Tracking Network: Birth Defects and the Environment

CDC's Tracking Network: Understanding the Connections between Birth Defects and the Environment

Every 4 and half minutes, a baby is born with a birth defect in the United States. That equals more than 120,000 babies born each year with a birth defect. Yet the causes of most birth defects are unknown.

Birth defects are thought to be the result of a complex combination of factors, including genes, prenatal behaviors, and the environment. Expectant parents are often unaware of the relationship between these factors and can unknowingly put their unborn child at risk.

CDC's Tracking Network

The Centers for Disease Control and Prevention (CDC) has created a tool that will help us better understand how birth defects may be impacted by the environment. Once we know more about these connections, we can do more to help prevent birth defects. The National Environmental Public Health Tracking Network (Tracking Network) is a tool that stores data about when and where certain health events, such as birth defects, occur. This information can help us to understand the relationship between birth defects, environmental factors, and our actions. It does this by taking data that would traditionally be kept separate by many government and public health agencies, sharing it, and offering organizations a more complete look at the problem.

Environmental Exposures and Birth Defects

Radon test results by county in Washington State
It is not clear how many birth defects are related to environmental exposures, such as pesticides and pollutants in our air and water. Some endocrine-disrupting chemicals, including polychlorinated biphenyls (PCBs), dioxins, and pesticides, have been linked to nervous system defects and developmental problems such as reduced muscle tone and response. But, we need more data to make these connections clearer.

Living near a hazardous waste site has been identified as a possible risk factor for birth defects including: spina bifida, cleft lip or palate, gastroschisis, hypospadias, chromosomal congenital anomalies such as Down syndrome, and some heart and blood vessel defects.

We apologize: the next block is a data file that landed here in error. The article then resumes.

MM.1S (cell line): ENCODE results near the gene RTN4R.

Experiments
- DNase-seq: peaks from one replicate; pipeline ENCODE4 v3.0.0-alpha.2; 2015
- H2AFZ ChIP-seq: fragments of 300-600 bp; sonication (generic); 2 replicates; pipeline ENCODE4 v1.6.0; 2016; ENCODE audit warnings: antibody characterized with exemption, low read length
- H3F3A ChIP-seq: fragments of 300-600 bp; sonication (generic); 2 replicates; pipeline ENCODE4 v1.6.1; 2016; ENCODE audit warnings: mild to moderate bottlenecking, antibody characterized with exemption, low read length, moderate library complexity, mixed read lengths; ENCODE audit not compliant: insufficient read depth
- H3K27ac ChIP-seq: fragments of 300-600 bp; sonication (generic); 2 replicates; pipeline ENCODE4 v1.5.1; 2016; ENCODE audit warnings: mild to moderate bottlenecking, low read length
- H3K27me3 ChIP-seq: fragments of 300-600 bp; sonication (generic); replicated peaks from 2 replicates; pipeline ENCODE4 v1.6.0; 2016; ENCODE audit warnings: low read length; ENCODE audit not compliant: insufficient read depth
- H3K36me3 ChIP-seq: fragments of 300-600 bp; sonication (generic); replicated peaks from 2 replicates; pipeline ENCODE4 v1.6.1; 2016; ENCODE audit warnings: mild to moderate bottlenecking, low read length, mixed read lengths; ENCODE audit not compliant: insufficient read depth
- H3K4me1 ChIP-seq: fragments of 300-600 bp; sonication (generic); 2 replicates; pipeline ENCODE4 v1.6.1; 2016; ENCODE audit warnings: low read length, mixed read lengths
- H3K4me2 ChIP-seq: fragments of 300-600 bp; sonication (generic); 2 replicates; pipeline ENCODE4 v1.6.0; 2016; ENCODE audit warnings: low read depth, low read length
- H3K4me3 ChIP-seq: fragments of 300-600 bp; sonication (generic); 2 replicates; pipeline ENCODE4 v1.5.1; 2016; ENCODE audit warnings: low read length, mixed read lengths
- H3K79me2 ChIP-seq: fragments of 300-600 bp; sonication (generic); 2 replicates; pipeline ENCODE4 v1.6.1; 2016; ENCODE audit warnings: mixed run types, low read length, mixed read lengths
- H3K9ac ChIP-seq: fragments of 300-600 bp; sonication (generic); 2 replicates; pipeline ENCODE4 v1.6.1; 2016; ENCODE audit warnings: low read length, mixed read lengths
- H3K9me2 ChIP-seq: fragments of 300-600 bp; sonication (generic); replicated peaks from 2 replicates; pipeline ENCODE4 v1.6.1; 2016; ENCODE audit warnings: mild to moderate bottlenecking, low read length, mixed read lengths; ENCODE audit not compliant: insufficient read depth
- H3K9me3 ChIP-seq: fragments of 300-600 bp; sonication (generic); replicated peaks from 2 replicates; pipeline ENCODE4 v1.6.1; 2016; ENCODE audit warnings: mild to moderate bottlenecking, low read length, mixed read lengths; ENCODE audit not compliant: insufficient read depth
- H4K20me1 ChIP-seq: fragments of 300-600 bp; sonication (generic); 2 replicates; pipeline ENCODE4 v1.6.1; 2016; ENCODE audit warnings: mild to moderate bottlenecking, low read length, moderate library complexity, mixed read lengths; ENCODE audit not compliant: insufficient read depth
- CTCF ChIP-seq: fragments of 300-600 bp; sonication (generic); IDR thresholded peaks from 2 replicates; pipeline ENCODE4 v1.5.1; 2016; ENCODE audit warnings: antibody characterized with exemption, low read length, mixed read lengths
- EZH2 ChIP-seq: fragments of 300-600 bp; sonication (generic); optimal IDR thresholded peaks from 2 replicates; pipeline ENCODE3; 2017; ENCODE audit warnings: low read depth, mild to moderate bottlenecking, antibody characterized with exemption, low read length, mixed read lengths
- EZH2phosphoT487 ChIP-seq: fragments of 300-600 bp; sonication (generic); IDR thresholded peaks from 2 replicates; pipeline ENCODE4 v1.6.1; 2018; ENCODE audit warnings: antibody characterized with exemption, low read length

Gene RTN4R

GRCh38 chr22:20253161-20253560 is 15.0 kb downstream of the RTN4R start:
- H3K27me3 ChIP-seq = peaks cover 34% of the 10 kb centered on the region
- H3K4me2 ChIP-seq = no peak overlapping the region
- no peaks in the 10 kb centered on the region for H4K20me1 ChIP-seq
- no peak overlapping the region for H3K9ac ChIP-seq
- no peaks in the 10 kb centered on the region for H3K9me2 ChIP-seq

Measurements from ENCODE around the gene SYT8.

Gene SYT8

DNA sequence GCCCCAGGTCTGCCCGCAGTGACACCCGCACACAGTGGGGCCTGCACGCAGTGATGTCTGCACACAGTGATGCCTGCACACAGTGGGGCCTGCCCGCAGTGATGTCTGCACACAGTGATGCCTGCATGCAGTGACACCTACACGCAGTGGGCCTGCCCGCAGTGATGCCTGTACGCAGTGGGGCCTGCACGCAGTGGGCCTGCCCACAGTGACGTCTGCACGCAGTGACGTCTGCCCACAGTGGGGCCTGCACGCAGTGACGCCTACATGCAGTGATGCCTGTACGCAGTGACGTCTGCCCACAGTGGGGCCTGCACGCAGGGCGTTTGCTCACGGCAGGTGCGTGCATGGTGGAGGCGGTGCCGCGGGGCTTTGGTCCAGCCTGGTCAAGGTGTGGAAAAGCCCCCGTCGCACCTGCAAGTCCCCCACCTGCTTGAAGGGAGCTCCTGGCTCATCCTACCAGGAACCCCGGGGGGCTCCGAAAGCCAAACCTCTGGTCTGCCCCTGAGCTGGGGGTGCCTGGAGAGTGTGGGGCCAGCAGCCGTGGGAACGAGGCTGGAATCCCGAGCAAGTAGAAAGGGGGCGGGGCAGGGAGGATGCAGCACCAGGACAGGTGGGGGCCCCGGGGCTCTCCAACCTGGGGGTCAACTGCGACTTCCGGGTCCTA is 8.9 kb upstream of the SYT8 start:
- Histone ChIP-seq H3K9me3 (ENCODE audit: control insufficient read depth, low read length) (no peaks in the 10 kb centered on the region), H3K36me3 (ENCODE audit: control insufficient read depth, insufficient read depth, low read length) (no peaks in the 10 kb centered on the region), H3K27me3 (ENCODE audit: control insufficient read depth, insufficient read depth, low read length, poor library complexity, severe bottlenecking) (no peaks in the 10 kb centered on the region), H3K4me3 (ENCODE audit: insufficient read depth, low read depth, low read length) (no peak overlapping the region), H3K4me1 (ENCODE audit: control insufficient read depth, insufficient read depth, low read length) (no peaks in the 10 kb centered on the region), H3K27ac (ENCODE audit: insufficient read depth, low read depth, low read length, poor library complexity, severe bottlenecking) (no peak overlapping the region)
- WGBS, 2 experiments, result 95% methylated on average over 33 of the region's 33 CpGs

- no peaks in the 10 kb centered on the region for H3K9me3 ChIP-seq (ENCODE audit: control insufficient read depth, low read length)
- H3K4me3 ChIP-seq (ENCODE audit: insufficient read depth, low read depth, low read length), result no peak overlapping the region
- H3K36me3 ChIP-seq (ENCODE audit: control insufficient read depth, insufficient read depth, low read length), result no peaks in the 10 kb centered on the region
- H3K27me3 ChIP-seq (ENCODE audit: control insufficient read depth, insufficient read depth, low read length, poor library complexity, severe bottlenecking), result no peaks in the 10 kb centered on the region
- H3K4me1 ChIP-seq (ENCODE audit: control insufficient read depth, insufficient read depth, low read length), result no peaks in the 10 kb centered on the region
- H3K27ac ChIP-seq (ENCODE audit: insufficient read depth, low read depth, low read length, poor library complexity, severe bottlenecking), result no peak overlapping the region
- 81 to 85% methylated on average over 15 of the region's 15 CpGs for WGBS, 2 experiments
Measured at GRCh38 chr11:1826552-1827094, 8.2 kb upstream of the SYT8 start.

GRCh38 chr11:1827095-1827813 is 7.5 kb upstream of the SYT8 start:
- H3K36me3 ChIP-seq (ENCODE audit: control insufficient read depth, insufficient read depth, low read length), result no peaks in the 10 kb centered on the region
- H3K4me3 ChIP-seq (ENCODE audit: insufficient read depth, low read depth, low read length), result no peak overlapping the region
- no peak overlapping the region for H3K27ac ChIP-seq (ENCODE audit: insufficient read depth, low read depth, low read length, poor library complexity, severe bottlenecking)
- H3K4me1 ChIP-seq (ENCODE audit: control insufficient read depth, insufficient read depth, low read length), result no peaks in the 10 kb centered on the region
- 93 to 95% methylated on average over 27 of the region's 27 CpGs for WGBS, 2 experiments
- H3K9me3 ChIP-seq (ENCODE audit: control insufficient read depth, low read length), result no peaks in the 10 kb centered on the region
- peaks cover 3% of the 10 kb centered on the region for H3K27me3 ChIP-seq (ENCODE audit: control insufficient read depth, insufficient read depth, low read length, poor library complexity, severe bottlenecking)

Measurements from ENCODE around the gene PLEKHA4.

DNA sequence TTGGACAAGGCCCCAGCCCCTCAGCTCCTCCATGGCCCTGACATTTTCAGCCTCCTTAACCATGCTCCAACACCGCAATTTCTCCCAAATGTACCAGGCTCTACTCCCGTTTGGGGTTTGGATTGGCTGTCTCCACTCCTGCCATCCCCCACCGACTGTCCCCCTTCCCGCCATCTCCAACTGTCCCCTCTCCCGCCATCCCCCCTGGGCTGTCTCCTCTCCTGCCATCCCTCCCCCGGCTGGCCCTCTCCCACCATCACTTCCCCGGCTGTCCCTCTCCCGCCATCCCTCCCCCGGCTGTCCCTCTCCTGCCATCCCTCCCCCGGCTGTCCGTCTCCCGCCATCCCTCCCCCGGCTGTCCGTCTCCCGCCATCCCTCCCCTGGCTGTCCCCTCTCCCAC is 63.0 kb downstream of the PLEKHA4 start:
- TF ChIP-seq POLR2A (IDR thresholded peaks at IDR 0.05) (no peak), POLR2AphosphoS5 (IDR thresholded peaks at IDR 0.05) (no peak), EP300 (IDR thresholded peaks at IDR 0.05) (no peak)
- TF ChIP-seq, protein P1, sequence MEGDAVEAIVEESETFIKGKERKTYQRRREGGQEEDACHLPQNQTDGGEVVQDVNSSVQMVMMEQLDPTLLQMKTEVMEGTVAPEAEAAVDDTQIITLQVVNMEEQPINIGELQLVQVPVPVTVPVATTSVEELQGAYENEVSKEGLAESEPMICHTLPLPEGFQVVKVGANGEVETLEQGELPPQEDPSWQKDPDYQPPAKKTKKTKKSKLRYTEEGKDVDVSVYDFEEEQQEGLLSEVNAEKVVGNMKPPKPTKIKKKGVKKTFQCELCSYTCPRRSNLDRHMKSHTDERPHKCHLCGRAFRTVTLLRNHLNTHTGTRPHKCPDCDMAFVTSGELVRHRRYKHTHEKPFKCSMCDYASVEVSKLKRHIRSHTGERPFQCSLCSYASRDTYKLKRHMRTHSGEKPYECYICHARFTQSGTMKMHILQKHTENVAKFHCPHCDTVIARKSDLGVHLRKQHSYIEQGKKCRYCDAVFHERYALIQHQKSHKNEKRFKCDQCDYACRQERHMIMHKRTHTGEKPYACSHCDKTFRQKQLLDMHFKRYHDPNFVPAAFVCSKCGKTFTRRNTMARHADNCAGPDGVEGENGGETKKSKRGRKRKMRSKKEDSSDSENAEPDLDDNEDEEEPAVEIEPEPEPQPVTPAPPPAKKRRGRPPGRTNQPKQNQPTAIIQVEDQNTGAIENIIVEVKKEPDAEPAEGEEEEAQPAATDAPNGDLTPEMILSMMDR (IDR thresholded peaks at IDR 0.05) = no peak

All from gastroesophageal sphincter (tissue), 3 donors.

Exposure to disinfection by-products in drinking water such as trihalomethanes, or THM, may increase the risk of some types of birth defects which affect the brain and spinal cord, the urinary tract, and the heart.


As risk factors are better understood, the scientific and medical communities will not only better understand the cause of many birth defects, but they will help you be better prepared to avoid them. The Tracking Network website provides tips that can be used by expectant parents to help them have the healthiest pregnancy possible.

Florida's Tracking Program: Educating Pregnant Women about Safe Fish Consumption

Florida is one state that is using the Tracking Network to address an environmental hazard, mercury, which poses a risk to having a healthy pregnancy. Mercury is a toxin that occurs in the environment naturally and as a result of industrial pollution. It can damage the nervous system of young children and developing fetuses. Methylmercury is a form of mercury found in some fish and shellfish and poses a risk to people who consume contaminated seafood. In Florida, researchers evaluated fish eating patterns and mercury levels in hair samples from women of child-bearing age. Results showed that women of childbearing age in two Florida counties consumed more fish than their counterparts in other areas of the United States and that their hair-mercury levels were higher than the participants of the study who did not consume fish.

Because of these study results, the Florida Tracking Program created the Fish for Your Wallet Card. It contains information about what types and amounts of fish to eat. It encourages women to enjoy the health benefits of certain kinds of fish, but also avoid unsafe amounts of mercury. Check out Florida's Tracking in Action video to learn more about the Florida Tracking Program's safe fish consumption project.

You can also learn more about this important topic and other health conditions affected by the environment at

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Page last reviewed: January 13, 2014